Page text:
OPEC+ members line up to approve production cuts after US coercive lawsuit

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  • The US says more than one OPEC country has been forced to cut
  • Iraq, Kuwait and other OPEC+ members stand to decide
  • The Saudi defense minister says the decision is purely economic

CAIRO, Oct 16 (Reuters) – OPEC+ member nations lined up on Sunday to approve the steep output cut agreed this month after the White House accused Riyadh of forcing some other nations to back the move and intensified a war of words with Saudi Arabia.

The United States noted on Thursday that the cut would boost Russia’s foreign revenue and suggested it was orchestrated for political reasons by Saudi Arabia, which on Sunday denied helping Moscow in its invasion of Ukraine.

Saudi King Salman bin Abdulaziz said the kingdom is working hard to support stability and balance in oil markets, including by concluding and maintaining the OPEC+ alliance deal.

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The kingdom’s defense minister and son of King Salman, Prince Khalid bin Salman, also said the Oct. 5 decision to cut production by 2 million barrels a day – despite tight oil markets – was unanimous and based on economic factors.

His comments were backed by ministers from several OPEC+ member states, including the United Arab Emirates.

Gulf State Energy Minister Suhail al-Mazrouei wrote on Twitter: “I would like to clarify that the recent OPEC+ decision, which was adopted unanimously, was a purely technical decision, without any political intent whatsoever.”

His comment followed a statement from Iraq’s state-owned oil marketer SOMO.

“There is complete consensus among OPEC+ countries that the best approach to addressing oil market conditions in the current period of uncertainty and lack of clarity is a pre-emptive approach that supports market stability and provides the guidance needed going forward,” so SOMO said in a statement.

Kuwait Petroleum Corporation chief executive Nawaf Saud al-Sabah also welcomed the decision by OPEC+ – which includes other big producers, notably Russia – and said the country is keen to maintain a balanced oil market, the state-run reported KUNA news agency.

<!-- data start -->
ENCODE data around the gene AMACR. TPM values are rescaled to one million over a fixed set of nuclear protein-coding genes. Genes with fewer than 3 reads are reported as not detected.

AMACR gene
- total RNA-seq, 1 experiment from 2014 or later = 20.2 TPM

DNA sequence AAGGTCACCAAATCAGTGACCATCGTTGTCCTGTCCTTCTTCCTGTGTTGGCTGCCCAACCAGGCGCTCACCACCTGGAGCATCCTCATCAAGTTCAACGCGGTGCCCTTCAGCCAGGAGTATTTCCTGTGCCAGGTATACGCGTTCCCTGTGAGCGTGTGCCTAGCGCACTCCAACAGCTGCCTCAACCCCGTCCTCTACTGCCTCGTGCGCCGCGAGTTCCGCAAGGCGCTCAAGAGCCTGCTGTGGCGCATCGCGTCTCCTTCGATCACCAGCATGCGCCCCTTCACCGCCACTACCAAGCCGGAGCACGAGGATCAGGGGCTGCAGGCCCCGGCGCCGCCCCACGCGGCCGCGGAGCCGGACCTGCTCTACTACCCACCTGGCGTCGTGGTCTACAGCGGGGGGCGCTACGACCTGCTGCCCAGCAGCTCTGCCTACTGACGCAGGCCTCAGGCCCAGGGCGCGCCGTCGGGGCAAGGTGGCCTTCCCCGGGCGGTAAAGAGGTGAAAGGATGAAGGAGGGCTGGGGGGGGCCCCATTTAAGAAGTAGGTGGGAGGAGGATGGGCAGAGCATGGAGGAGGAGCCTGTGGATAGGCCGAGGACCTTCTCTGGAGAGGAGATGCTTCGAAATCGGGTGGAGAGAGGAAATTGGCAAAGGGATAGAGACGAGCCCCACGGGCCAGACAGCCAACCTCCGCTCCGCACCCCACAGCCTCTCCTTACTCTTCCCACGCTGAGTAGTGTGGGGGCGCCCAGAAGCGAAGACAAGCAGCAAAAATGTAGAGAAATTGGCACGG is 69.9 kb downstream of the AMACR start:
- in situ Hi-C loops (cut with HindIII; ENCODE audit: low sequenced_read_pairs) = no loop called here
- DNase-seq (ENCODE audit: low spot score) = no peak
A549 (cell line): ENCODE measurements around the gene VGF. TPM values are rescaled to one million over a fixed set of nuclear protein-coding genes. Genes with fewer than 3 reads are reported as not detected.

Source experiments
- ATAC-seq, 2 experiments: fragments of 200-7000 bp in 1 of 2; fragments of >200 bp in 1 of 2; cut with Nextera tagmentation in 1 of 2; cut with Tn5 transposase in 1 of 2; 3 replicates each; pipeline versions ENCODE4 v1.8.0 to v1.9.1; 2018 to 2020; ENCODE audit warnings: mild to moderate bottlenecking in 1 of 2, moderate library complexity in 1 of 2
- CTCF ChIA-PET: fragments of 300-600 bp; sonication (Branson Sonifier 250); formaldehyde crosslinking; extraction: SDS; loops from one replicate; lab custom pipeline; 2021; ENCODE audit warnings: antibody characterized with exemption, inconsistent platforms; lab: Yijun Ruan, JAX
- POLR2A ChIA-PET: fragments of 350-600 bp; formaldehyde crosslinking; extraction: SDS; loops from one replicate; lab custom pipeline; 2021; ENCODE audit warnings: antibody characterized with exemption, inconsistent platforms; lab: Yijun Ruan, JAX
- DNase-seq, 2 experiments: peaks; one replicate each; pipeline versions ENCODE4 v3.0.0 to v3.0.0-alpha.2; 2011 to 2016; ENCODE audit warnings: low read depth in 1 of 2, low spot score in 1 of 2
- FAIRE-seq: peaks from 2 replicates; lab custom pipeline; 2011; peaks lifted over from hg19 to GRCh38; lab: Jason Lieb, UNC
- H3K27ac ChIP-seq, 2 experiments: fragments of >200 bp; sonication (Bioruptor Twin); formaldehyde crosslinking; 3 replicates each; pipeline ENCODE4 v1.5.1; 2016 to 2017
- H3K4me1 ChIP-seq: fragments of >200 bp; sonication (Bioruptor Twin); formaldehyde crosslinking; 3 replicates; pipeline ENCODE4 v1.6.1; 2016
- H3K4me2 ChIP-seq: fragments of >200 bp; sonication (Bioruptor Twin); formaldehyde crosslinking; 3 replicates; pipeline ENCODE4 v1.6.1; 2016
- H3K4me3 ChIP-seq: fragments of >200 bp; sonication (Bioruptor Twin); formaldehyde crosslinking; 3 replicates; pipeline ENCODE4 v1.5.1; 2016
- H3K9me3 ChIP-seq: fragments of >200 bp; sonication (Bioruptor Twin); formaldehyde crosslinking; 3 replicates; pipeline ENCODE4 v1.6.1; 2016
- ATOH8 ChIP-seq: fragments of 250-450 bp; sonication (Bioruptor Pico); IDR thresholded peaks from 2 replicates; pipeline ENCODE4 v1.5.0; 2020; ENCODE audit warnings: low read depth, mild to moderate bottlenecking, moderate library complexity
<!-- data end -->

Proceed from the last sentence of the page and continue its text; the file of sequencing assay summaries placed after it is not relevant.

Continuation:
Oman and Bahrain said in separate statements that OPEC had unanimously agreed on the reduction.

Algeria’s Energy Minister called the decision “historic” and he and OPEC Secretary General Haitham Al Ghais expressed their full confidence during a visit to Algeria, Algerian broadcaster Ennahar TV reported.

Ghais later told a press conference that the organization is aiming for a balance between supply and demand rather than a specific price.

Oil inventories in major economies are at lower levels than in the past when OPEC cut production.

Some analysts have said recent volatility in crude oil markets could be addressed by a cut that would help attract investors to an underperforming market.

US National Security Council spokesman John Kirby said Thursday that “more than one” OPEC member felt compelled to vote by Saudi Arabia, adding that the cut also boosts Russia’s revenue and would weaken the effectiveness of the sanctions imposed for his invasion of Ukraine in February.

King Salman, in an address to the kingdom’s advisory Shura Council, said the country is a broker of peace and highlighted the crown prince’s initiative to release prisoners of war from Russia last month, state-run SPA news agency reported.

Khalid bin Salman said on Sunday he was “astonished” by claims that his country was “along with Russia in its war with Ukraine”.

“It is significant that these false accusations did not come from the Ukrainian government,” he wrote on Twitter.

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Reporting by Moataz Mohamed, Yasmin Hussien, Maha El Dahan and Aziz El Yaakoubi; additional reporting by Nayera Abdallah and Ahmed Tolba; Edited by Louise Heavens, Will Dunham and Alexandra Hudson

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